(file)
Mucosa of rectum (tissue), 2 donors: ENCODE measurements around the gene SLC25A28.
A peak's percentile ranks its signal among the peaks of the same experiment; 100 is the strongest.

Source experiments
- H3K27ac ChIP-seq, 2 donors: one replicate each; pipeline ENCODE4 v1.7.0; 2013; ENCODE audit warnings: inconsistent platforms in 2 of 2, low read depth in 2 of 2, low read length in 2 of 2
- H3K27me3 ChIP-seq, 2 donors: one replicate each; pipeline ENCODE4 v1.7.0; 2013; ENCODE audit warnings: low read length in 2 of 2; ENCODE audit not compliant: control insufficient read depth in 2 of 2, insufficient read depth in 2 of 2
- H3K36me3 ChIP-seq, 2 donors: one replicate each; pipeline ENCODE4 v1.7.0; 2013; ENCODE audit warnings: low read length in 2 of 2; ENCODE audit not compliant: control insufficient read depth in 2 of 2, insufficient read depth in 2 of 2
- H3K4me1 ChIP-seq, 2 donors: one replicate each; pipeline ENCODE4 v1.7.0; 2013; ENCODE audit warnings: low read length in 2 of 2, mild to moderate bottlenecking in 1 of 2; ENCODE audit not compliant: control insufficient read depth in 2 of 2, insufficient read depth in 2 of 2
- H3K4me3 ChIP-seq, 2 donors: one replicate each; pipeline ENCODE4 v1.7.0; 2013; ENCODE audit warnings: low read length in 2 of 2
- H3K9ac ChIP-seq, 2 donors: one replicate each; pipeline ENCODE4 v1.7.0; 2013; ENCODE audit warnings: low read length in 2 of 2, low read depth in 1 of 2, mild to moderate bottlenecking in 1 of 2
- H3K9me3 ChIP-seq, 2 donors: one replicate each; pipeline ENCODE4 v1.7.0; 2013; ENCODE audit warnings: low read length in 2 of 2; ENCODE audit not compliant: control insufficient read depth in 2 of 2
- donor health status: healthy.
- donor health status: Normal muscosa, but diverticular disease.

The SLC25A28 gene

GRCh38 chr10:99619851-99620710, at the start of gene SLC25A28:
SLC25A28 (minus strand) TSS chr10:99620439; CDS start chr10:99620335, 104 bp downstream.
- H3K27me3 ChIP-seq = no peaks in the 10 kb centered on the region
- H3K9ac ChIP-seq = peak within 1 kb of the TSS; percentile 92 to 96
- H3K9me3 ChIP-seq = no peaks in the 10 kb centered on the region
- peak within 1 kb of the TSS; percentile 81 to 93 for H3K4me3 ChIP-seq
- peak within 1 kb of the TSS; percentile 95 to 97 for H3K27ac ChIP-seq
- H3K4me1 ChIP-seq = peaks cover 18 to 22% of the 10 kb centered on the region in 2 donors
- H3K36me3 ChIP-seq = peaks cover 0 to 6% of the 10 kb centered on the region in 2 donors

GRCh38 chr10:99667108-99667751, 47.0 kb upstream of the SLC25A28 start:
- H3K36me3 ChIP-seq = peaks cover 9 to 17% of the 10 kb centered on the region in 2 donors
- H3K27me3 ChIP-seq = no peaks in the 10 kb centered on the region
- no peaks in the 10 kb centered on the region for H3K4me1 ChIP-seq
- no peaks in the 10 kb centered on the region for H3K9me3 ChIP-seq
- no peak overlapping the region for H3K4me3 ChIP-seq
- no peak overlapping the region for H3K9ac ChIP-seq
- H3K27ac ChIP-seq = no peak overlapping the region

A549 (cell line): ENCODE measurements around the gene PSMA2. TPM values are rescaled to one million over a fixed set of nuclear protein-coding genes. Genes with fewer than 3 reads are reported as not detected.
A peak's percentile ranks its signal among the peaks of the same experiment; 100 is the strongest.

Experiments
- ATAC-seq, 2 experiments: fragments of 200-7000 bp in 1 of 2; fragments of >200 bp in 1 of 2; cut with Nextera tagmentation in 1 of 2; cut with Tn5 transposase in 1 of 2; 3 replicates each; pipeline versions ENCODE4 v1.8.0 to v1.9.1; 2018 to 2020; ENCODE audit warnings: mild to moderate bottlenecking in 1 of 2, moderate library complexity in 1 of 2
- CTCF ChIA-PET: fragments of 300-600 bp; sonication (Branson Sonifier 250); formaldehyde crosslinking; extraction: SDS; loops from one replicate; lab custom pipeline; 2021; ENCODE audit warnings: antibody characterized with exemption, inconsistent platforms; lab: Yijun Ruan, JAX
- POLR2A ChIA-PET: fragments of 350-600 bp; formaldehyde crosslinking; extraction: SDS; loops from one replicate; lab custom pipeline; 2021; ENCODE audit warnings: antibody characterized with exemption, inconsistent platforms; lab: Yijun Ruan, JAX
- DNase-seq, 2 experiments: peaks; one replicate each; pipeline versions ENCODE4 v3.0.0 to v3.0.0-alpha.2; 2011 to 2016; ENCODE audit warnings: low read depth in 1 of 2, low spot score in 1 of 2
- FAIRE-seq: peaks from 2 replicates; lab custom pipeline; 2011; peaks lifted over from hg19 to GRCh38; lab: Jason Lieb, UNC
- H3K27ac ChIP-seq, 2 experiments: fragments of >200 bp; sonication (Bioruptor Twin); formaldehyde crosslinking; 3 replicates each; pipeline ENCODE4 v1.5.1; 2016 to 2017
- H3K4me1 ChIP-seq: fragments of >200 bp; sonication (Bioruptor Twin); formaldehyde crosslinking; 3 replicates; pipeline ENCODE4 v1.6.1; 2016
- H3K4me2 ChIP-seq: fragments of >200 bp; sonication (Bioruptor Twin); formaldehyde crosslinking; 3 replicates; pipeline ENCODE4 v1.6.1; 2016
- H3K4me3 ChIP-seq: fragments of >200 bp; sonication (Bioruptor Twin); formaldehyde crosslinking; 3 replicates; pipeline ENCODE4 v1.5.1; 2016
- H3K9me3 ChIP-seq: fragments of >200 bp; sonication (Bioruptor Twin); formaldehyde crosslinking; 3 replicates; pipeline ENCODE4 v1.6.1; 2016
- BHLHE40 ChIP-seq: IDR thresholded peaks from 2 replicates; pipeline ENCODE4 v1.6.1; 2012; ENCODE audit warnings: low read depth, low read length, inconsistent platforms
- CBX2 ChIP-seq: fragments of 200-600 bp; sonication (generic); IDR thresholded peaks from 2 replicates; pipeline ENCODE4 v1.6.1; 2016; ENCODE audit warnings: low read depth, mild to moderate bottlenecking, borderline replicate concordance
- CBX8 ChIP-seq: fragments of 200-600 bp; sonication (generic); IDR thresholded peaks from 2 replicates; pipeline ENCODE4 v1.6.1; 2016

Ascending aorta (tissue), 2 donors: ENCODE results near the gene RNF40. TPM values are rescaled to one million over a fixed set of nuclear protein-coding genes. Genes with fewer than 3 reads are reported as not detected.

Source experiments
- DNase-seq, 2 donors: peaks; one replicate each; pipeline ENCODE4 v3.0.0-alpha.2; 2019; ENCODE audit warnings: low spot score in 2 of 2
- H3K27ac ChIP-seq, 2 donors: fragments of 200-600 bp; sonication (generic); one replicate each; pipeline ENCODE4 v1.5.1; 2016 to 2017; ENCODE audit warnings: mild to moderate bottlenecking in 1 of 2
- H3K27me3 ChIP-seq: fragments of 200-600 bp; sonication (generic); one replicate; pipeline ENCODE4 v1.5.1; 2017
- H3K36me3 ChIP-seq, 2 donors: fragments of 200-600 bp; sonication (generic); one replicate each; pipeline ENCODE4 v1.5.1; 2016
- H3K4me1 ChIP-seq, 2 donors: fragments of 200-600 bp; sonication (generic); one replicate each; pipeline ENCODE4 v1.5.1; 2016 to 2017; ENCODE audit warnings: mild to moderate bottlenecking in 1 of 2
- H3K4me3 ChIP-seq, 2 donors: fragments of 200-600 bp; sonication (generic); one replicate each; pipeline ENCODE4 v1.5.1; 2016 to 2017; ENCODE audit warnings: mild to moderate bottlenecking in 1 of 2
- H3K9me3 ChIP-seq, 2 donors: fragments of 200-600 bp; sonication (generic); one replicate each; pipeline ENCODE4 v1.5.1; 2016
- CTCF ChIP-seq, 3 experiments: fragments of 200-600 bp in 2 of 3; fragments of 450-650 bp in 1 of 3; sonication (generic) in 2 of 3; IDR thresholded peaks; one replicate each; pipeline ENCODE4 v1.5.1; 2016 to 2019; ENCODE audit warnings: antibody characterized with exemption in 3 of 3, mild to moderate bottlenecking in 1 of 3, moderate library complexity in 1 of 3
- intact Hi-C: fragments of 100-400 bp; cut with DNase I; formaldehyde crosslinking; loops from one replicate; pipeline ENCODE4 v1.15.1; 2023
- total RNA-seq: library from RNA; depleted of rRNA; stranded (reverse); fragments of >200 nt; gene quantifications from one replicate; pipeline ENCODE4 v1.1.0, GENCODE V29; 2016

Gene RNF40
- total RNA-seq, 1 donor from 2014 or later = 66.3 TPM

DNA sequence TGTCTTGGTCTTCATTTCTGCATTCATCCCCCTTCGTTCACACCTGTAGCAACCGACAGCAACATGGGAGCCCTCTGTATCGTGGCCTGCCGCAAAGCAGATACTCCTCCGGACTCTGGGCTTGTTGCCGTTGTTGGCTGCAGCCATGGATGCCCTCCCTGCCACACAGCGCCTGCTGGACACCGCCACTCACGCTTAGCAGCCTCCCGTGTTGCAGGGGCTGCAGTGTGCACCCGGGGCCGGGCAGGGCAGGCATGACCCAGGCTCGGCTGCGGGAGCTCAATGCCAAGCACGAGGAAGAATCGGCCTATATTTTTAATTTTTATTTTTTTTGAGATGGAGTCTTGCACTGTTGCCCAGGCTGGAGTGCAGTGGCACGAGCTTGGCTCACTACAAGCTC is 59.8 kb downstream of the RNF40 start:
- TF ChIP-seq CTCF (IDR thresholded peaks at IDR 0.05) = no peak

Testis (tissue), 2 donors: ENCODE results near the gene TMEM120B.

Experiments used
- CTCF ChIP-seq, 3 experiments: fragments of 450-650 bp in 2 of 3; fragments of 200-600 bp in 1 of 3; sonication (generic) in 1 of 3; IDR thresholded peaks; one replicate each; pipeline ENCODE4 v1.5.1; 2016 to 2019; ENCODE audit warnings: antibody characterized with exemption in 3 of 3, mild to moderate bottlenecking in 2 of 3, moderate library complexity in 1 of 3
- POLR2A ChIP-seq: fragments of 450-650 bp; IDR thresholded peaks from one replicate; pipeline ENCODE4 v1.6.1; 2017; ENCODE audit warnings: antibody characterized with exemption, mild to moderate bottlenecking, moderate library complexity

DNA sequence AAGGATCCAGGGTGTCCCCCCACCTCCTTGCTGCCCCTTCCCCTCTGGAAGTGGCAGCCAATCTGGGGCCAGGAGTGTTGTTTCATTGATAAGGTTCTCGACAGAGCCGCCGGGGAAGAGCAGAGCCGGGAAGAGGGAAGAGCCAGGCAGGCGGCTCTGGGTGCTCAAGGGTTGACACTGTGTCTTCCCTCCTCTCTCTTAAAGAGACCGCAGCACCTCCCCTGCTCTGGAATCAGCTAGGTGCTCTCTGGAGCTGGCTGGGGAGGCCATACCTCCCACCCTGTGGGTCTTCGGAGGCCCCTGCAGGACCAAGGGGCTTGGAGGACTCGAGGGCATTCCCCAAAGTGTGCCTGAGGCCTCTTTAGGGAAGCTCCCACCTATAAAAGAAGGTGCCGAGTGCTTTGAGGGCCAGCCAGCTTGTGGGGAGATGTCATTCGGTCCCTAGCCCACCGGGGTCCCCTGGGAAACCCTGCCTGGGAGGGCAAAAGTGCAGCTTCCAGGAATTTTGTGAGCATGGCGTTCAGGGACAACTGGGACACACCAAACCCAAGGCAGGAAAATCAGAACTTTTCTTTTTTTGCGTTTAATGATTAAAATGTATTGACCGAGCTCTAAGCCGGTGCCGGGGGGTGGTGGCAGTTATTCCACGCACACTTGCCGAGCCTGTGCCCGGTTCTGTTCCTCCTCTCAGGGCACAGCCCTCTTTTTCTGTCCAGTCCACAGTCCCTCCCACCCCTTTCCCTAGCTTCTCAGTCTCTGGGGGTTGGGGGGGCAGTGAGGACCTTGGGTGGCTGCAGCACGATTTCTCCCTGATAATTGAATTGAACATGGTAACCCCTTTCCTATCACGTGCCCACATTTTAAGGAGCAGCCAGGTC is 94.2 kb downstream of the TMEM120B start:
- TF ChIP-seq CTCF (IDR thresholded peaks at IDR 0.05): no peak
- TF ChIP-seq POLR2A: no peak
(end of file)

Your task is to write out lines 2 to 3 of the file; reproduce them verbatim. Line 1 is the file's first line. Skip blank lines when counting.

A peak's percentile ranks its signal among the peaks of the same experiment; 100 is the strongest.

Source experiments